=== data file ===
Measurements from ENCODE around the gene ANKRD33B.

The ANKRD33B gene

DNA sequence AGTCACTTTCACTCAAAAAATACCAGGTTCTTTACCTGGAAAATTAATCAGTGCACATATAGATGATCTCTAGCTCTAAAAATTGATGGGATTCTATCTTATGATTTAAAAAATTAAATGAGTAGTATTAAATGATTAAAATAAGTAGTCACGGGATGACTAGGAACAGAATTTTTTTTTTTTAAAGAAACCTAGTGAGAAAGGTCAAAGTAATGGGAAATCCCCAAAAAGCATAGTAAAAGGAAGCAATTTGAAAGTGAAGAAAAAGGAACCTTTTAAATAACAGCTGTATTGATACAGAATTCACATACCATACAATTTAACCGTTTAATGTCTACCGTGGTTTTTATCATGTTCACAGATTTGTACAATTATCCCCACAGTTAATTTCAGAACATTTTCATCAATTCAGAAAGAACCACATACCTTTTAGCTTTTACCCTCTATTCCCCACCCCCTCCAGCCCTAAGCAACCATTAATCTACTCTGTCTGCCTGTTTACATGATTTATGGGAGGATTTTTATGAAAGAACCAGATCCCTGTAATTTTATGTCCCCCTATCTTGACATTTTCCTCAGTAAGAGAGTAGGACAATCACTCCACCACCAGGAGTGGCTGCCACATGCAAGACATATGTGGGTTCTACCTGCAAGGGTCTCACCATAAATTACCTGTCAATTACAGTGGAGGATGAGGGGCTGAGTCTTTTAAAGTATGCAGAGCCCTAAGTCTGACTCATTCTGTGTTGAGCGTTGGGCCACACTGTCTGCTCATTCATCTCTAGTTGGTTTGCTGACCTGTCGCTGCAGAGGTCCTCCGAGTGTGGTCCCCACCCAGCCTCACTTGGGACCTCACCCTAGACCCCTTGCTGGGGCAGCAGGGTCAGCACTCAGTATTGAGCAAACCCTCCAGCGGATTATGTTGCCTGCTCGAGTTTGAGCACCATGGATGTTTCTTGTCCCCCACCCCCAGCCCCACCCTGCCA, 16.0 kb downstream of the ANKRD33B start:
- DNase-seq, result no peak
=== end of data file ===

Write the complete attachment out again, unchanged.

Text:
Measurements from ENCODE around the gene ANKRD33B.

The ANKRD33B gene

DNA sequence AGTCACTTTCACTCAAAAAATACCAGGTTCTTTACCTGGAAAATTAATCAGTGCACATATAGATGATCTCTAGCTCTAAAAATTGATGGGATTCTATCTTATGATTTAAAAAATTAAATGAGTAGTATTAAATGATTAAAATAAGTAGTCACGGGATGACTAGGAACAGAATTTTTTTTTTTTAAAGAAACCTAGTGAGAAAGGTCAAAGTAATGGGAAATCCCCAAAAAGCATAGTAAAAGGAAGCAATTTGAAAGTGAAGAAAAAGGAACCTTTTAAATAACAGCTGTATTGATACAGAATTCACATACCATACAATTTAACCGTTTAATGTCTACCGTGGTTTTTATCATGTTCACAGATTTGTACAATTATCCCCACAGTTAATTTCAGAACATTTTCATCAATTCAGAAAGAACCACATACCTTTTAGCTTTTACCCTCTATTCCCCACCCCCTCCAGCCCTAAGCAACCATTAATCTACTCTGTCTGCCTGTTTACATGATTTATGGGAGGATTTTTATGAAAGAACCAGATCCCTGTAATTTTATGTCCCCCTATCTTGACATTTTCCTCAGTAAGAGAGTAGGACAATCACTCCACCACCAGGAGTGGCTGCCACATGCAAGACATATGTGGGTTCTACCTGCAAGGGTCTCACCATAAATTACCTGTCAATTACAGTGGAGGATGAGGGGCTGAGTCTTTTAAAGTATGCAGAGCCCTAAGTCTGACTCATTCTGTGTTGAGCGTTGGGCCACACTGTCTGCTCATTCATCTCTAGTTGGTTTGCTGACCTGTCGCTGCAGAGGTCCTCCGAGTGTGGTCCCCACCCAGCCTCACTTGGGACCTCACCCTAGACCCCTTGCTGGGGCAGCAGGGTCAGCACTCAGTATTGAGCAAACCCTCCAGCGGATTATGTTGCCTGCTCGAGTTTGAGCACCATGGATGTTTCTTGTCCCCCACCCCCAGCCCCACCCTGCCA, 16.0 kb downstream of the ANKRD33B start:
- DNase-seq, result no peak